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The Battalion

The Student News Site of Texas A&M University - College Station

The Battalion

The Student News Site of Texas A&M University - College Station

The Battalion

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June 8, 2024

Greenwashing: Corporate tree hugging may be only skin deep

Greenwashing
Photo by Creative Commons
Greenwashing

Coined in the 1980s, the term “greenwashing” describes a company’s marketing policies to portray itself or its products as deceptively eco-friendly.
Ever since the world became aware of the need to reduce waste, companies have employed greenwashing to trick well-meaning customers into buying their not-so-green products. This worrying practice has gained impetus in recent years concomitantly with the rise of the ecologically sensitive consumer.
Brands use a variety of techniques to hoodwink customers to paint a picture of sustainability. A widespread tactic used is green packaging. Products are wrapped in unnecessary plastic layers plastered with green graphics and plant motifs. However, if the brand cared about the environment, they would use minimal packaging. This overcompensation is a reliable way for a consumer to tell if the product is good for the environment.
Another way for brands to polish their “green sheen,” another term for greenwashing, is to use misleading words like bioplastic or biodegradable plastics — plant-based plastic goods. Many consumers buy plastic bags, plates and cups with these labels thinking that they’re doing their bit for the environment while in reality, this is far from the truth. Most bioplastics require a particular set of conditions to decompose, like oxygen, which may not occur in a landfill or the ocean. Some bioplastics also break into smaller fragments, making them more lethal than regular plastic items. It is, therefore, important for customers to watch out for such words and always look them up before making a choice.
In addition to boosting sales, greenwashing also serves another purpose: it creates a distraction. It diverts attention away from the company’s real, problematic emission practices. An excellent example of this would be the campaign against plastic straws. The frenzied shunning of plastic straws, bolstered by graphics of choking marine animals, gripped America and indeed much of the world. This drive was well-intentioned, but its effects may not have been as fruitful as one might think. Many brands and establishments scored green points in the public eye by rolling out paper straws. What people might not realize here is that, in many cases, paper straws take more resources to manufacture and also take considerable time to decompose.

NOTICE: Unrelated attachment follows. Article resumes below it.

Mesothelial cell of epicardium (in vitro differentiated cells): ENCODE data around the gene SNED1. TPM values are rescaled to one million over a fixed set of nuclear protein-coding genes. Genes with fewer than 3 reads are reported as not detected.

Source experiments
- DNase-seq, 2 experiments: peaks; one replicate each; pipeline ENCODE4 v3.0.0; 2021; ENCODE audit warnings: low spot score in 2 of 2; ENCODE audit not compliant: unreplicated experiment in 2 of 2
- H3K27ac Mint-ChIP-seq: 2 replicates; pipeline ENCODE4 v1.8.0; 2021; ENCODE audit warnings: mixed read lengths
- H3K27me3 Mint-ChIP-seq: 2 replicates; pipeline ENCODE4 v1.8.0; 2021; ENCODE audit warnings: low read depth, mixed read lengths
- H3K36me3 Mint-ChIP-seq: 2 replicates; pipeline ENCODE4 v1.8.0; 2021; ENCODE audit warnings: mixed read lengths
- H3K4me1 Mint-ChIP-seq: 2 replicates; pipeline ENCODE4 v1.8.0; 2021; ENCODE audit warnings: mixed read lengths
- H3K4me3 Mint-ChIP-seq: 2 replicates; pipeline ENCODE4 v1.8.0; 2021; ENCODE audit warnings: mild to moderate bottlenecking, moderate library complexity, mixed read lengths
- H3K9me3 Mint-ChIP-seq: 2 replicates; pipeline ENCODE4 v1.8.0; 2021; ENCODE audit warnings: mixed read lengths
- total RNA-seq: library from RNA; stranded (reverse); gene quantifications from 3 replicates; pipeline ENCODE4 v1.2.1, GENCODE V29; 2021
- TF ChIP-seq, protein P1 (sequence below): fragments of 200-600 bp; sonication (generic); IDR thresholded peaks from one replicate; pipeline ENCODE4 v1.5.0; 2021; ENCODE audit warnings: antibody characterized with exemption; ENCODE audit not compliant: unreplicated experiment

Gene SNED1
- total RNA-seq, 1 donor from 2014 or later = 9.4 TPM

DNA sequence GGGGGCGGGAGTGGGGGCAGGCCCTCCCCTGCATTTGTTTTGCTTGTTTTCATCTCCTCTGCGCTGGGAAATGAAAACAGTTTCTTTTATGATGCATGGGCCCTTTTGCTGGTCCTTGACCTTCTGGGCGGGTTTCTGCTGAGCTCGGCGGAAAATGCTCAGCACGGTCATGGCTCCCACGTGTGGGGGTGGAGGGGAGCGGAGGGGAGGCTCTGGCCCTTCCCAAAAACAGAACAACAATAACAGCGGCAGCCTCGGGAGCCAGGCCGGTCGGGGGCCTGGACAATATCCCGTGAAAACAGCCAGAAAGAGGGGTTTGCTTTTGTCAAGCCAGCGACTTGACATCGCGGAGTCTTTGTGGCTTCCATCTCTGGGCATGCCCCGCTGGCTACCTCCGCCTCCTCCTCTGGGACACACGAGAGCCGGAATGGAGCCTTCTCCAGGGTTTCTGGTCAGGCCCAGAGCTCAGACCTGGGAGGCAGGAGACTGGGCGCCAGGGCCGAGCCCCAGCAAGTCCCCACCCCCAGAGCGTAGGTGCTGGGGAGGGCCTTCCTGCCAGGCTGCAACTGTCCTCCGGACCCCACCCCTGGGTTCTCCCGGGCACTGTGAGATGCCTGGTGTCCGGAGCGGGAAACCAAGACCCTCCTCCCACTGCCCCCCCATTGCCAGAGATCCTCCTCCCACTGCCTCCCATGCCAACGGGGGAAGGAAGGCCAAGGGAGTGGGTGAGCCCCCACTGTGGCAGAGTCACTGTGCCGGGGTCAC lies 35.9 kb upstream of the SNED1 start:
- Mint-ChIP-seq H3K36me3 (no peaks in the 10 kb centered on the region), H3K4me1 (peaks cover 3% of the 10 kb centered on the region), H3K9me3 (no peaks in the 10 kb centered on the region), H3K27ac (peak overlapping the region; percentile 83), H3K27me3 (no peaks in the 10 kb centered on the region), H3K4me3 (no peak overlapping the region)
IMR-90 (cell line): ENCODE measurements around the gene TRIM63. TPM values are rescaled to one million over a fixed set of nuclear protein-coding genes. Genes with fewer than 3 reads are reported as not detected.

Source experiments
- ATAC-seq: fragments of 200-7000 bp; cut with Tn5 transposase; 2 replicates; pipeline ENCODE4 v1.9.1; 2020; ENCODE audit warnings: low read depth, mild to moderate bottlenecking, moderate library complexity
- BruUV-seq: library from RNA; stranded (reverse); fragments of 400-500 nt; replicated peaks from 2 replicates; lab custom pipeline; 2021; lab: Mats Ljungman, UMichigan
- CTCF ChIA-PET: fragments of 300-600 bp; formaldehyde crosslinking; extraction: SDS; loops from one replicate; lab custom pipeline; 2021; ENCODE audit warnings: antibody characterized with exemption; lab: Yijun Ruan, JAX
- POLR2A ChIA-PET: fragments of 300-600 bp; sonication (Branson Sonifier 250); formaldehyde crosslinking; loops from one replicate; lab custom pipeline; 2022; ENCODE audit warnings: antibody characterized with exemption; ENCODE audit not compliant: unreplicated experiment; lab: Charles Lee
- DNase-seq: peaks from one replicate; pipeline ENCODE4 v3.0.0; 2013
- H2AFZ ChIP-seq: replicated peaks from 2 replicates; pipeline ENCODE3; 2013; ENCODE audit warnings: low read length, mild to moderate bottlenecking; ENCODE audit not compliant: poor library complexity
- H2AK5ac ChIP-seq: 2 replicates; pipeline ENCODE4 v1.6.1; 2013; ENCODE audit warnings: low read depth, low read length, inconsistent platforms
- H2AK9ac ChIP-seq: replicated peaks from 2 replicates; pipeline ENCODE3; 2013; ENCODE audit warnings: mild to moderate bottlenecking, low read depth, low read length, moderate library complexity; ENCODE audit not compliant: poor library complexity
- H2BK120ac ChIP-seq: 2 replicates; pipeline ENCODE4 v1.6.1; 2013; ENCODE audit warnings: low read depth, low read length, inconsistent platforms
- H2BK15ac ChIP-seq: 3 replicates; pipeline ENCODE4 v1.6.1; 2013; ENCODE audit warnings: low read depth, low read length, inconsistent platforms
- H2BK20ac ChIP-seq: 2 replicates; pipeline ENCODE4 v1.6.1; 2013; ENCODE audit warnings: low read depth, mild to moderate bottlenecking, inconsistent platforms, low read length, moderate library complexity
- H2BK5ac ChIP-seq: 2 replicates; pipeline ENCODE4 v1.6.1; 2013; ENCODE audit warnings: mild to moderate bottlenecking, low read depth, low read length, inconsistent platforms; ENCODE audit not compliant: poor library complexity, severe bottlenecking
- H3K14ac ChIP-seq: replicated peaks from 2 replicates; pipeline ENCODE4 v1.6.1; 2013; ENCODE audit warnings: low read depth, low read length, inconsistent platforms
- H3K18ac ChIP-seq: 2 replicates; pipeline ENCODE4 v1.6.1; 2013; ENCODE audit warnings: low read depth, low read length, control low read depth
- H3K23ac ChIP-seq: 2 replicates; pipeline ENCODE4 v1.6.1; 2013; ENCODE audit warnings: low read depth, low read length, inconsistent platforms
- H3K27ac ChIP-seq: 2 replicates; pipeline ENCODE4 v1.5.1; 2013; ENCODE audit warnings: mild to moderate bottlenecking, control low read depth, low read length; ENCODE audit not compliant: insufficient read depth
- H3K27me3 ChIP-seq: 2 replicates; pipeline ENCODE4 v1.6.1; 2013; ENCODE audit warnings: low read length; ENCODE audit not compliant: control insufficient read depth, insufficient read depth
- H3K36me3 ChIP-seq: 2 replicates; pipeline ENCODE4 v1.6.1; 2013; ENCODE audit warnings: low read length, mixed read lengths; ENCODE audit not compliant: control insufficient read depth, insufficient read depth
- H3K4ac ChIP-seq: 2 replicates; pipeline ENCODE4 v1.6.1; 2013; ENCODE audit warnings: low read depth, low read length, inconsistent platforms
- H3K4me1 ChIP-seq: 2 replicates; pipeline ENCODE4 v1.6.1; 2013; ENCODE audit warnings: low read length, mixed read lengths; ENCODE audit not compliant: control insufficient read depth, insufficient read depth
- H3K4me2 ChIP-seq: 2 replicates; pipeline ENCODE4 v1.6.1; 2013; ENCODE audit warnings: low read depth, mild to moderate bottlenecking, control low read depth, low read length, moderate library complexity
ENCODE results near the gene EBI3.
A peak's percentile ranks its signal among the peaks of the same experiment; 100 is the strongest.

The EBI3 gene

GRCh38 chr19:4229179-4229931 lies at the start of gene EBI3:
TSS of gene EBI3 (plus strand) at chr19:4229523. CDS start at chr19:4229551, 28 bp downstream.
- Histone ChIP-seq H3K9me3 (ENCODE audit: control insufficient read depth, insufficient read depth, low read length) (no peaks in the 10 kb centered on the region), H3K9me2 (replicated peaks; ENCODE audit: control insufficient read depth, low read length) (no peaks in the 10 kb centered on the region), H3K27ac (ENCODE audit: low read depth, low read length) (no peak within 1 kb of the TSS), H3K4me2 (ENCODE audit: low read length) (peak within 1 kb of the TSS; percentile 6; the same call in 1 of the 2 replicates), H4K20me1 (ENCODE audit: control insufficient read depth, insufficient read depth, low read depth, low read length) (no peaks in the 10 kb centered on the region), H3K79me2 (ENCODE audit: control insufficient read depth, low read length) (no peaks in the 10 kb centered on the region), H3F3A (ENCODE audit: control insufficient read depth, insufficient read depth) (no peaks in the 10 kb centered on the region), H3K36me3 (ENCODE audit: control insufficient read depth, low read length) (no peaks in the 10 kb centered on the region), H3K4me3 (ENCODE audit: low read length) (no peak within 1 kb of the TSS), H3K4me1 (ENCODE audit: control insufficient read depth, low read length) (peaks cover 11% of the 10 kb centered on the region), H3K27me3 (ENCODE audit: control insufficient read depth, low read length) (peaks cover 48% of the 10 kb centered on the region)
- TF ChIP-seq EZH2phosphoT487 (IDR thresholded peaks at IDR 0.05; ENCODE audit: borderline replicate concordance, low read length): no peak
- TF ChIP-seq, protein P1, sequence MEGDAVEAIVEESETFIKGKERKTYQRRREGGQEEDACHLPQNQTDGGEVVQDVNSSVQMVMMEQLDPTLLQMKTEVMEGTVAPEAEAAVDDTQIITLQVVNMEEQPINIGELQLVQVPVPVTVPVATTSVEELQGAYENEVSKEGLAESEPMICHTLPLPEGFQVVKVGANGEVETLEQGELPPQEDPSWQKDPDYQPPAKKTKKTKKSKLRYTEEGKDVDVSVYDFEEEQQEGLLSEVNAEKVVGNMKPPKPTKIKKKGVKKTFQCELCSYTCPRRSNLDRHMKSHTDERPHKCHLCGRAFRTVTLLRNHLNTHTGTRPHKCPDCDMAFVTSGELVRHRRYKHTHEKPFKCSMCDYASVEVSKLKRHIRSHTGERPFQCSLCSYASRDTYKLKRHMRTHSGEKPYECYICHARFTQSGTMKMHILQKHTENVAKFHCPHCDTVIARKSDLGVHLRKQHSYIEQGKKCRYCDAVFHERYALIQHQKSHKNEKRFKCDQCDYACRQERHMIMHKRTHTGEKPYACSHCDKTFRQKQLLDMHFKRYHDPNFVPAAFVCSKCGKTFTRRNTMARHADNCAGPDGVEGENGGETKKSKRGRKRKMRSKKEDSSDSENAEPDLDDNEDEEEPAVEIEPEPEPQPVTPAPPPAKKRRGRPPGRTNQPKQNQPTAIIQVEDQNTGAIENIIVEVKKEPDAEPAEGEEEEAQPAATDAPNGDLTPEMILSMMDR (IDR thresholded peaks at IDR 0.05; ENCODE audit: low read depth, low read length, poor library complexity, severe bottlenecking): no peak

Jumping on the bandwagon, Starbucks, the bane of hapless turtles globally, said their outlets would phase out plastic straws by 2020. Their move is in the right direction, yes. However, it still does not significantly mitigate the root cause: their overwhelming dependence of single-use plastics. I understand that this reliance on single-use plastic is difficult to reduce given their ubiquity. But I think that customers should know that this move does little for the environment while portraying Starbucks as a leatherback turtle’s best friend.
Corporate carbon footprints today would give Bigfoot a run for his money, and this is why they must be held accountable. We must learn to spot and call out greenwashing by brands trying to change their image. Greenwashing also diverts attention away from smaller, greener brands who are trying to make a difference; ones who do not have the resources to run massive PR campaigns like others.
While it is essential to recognize the corporate contribution to global warming, blaming only them would be wrong. We might think that we’re single-handedly saving birds by buying faux feather boas. However, we must realize that what harms the environment the most is our excessive consumerism, hence focusing on lowering consumption and wastage is best for the ecosystem. Reducing one’s carbon footprint is a difficult journey. However, it does not stop at making responsible consumer choices; that is only the beginning.

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